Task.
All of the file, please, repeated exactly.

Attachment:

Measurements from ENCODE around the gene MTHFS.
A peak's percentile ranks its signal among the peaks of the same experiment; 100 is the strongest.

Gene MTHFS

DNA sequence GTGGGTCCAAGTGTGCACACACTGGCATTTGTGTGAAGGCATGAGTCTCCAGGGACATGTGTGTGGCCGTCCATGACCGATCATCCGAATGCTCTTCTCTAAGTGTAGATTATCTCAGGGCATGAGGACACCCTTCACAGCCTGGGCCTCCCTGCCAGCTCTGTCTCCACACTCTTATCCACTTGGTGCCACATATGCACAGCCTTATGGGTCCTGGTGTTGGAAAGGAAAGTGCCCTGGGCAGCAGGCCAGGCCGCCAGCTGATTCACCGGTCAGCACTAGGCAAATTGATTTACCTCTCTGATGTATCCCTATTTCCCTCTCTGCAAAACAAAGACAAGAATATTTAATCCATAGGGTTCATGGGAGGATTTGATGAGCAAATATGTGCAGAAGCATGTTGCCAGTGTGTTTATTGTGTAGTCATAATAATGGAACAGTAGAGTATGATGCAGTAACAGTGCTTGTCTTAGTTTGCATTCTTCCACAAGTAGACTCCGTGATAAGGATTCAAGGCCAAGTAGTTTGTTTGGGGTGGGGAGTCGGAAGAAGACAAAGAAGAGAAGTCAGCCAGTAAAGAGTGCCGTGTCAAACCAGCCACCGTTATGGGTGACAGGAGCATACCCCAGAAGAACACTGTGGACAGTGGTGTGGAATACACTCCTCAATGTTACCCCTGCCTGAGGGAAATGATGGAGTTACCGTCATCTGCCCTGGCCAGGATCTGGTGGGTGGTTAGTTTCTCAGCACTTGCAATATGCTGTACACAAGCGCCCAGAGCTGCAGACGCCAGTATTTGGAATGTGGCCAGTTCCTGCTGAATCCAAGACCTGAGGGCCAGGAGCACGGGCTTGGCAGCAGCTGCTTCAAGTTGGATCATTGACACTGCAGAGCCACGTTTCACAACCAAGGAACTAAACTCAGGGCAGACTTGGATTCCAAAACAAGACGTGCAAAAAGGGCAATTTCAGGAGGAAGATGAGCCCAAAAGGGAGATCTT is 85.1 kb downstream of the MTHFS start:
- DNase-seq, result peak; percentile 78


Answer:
Measurements from ENCODE around the gene MTHFS.
A peak's percentile ranks its signal among the peaks of the same experiment; 100 is the strongest.

Gene MTHFS

DNA sequence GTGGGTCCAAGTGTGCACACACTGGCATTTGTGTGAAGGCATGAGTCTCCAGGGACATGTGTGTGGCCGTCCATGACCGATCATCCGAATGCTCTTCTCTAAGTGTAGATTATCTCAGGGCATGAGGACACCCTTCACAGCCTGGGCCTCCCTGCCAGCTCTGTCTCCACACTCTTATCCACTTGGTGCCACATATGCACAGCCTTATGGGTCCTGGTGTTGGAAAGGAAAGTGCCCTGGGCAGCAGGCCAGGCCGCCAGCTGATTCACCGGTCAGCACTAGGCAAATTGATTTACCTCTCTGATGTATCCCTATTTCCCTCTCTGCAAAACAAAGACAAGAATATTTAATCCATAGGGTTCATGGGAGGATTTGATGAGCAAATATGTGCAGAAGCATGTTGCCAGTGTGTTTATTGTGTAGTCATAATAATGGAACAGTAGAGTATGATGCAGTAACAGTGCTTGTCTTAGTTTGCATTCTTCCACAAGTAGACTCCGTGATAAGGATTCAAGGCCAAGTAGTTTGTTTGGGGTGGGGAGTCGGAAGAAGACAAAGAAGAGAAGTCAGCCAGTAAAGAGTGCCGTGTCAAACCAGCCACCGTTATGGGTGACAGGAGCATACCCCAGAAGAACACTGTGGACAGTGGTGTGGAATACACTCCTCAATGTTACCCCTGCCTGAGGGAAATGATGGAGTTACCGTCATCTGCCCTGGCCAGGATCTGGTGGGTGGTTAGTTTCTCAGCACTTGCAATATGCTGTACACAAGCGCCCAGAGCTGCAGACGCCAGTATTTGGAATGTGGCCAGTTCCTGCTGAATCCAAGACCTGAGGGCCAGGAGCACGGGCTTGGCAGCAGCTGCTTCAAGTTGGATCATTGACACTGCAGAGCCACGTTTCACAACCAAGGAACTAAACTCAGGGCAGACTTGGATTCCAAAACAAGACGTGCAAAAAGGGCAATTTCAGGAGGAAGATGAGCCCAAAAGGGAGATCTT is 85.1 kb downstream of the MTHFS start:
- DNase-seq, result peak; percentile 78